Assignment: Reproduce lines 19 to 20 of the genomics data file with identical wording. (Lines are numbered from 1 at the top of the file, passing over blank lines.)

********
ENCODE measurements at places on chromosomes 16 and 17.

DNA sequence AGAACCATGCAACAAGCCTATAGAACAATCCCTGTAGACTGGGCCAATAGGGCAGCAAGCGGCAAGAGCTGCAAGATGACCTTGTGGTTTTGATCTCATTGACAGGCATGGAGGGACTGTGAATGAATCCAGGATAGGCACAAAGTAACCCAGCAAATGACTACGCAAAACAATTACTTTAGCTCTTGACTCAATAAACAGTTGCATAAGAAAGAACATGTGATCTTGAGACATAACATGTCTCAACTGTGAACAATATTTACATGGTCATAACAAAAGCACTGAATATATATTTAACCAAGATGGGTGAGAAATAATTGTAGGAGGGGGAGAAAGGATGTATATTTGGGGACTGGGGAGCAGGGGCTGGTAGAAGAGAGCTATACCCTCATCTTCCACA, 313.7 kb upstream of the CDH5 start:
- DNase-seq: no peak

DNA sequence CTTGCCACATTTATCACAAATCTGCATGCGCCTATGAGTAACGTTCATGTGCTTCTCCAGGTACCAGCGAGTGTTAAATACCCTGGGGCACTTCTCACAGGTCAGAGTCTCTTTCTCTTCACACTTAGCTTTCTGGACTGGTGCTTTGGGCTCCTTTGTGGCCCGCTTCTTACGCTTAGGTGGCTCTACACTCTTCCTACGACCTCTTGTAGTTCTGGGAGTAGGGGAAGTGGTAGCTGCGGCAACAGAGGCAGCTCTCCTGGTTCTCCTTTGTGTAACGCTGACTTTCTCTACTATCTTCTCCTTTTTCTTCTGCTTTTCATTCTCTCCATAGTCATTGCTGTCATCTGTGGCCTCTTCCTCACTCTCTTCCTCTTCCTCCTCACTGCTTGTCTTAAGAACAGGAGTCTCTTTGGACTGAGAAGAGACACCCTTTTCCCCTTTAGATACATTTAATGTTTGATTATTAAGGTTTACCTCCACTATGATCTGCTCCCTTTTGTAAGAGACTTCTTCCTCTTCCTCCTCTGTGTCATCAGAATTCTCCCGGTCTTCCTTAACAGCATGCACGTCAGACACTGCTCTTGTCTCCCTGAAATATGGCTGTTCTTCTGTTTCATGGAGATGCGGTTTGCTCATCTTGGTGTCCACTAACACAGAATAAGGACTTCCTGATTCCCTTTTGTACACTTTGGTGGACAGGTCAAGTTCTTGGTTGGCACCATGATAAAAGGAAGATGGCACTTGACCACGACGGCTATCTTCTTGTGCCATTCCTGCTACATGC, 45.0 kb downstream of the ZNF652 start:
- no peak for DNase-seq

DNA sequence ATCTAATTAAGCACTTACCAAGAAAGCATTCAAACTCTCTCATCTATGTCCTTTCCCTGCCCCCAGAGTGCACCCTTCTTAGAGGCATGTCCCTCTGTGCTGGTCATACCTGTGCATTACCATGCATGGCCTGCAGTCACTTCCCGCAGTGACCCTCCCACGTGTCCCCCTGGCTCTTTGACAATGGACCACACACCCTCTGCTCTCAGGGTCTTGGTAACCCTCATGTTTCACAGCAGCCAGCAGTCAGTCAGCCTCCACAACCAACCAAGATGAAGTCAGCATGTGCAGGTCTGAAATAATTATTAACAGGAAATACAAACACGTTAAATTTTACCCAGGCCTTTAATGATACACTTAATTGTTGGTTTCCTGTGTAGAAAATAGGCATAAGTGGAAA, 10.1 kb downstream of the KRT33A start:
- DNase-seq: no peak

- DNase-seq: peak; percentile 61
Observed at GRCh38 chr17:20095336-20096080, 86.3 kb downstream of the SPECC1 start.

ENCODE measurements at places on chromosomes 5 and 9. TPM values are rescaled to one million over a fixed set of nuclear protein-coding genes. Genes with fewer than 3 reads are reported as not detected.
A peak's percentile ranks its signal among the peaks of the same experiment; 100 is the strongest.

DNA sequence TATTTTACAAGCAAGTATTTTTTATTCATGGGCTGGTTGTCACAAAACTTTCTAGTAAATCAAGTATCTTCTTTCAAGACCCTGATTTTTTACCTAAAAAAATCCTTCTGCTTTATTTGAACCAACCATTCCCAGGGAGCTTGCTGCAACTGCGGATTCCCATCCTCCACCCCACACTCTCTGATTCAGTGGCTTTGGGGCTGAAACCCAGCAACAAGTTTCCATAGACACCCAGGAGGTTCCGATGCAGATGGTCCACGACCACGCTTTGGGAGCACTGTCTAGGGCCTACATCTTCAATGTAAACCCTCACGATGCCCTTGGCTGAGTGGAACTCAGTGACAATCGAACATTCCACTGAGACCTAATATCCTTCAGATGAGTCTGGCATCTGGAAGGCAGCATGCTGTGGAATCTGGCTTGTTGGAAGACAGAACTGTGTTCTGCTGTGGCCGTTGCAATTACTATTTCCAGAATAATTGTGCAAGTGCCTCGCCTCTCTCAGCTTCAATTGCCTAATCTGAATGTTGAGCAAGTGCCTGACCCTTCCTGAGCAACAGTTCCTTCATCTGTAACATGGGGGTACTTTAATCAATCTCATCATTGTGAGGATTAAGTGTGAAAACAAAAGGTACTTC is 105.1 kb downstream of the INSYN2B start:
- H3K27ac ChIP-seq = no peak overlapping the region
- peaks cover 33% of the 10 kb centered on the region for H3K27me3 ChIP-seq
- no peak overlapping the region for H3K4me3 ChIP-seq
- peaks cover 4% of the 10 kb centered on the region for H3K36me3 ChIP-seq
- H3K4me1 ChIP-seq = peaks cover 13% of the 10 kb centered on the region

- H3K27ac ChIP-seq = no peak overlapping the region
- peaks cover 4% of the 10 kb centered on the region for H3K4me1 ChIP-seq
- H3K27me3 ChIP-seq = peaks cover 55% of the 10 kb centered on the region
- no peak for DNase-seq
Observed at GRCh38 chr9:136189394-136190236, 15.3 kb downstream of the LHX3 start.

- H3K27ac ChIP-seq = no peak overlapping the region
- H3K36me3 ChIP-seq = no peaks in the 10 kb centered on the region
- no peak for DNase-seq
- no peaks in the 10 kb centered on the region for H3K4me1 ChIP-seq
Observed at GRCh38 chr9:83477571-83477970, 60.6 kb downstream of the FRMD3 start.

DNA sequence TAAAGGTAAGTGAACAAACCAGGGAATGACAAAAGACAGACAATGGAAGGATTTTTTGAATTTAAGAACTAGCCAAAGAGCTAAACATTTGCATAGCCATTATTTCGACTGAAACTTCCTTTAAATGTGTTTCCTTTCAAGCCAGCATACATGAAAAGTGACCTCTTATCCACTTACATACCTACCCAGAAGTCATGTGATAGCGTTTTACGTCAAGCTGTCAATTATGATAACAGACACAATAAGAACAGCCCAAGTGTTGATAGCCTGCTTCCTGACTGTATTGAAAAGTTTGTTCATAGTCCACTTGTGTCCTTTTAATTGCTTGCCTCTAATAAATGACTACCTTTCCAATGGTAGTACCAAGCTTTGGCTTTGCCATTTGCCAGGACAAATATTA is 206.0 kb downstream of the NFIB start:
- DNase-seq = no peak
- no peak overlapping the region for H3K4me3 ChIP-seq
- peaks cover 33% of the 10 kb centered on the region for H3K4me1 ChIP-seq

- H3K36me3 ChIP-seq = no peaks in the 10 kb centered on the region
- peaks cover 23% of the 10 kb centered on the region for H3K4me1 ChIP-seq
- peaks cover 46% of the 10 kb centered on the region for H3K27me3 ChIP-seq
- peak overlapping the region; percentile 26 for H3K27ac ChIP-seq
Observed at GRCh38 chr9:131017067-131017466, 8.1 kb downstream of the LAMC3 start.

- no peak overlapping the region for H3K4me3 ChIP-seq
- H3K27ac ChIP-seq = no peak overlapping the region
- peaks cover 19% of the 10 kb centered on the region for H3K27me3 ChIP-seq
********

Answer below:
- peaks cover 4% of the 10 kb centered on the region for H3K4me1 ChIP-seq
- H3K27me3 ChIP-seq = peaks cover 55% of the 10 kb centered on the region